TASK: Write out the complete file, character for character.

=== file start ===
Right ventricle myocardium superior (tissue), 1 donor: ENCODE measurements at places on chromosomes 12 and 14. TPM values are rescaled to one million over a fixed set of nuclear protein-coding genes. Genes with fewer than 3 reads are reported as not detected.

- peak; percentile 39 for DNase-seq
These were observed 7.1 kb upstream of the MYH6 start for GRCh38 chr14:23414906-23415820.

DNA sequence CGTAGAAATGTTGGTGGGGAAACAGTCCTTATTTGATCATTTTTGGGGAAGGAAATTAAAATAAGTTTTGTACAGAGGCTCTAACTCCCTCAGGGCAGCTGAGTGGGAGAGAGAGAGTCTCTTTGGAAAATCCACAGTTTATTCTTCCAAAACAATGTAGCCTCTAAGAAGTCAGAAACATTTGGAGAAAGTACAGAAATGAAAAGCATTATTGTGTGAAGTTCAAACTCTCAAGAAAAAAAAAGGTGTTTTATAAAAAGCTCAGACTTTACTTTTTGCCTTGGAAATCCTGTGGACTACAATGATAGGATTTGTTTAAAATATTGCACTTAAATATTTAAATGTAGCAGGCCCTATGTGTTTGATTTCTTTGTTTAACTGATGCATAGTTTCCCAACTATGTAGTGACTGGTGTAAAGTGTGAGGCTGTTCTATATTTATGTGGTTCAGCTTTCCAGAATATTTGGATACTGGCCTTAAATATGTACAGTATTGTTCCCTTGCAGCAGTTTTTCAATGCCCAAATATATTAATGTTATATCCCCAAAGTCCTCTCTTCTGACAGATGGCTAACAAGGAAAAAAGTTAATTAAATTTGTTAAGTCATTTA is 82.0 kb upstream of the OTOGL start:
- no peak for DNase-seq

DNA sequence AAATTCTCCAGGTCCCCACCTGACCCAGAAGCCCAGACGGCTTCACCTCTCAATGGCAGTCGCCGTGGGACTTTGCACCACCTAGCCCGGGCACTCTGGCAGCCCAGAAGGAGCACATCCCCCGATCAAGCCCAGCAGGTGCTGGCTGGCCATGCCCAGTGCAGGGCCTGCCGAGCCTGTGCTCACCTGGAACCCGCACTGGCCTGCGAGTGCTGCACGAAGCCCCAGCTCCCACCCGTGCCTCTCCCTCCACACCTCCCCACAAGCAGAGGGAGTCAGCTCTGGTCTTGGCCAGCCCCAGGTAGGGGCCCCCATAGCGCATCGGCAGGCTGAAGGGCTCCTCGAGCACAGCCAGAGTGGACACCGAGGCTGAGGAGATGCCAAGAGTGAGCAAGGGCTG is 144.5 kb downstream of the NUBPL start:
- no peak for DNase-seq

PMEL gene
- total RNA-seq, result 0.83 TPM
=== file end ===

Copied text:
Right ventricle myocardium superior (tissue), 1 donor: ENCODE measurements at places on chromosomes 12 and 14. TPM values are rescaled to one million over a fixed set of nuclear protein-coding genes. Genes with fewer than 3 reads are reported as not detected.

- peak; percentile 39 for DNase-seq
These were observed 7.1 kb upstream of the MYH6 start for GRCh38 chr14:23414906-23415820.

DNA sequence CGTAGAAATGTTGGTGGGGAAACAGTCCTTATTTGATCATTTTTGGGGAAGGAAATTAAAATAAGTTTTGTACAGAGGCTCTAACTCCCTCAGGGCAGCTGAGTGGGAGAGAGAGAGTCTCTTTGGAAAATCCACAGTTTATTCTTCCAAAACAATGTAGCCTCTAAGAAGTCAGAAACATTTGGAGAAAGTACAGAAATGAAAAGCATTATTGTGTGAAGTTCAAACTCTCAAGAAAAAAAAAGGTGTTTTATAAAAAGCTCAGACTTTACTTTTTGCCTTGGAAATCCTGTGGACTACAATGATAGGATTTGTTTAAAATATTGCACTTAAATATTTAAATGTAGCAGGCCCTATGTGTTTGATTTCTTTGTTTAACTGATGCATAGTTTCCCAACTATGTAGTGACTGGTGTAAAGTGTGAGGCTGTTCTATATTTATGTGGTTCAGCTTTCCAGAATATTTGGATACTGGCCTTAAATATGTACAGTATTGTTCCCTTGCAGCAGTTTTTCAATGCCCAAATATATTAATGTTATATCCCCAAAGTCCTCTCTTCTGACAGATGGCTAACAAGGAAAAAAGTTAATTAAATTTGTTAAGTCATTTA is 82.0 kb upstream of the OTOGL start:
- no peak for DNase-seq

DNA sequence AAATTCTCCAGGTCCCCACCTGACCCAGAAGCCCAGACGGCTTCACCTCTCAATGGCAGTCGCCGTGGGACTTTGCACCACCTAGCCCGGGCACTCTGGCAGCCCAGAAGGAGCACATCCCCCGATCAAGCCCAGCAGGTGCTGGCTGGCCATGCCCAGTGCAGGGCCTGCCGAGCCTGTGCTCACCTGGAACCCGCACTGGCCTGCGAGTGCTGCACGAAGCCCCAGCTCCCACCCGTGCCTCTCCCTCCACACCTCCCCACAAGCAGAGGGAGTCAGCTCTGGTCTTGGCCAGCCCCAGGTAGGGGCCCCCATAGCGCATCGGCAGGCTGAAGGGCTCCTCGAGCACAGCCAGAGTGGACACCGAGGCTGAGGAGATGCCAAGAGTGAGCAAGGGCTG is 144.5 kb downstream of the NUBPL start:
- no peak for DNase-seq

PMEL gene
- total RNA-seq, result 0.83 TPM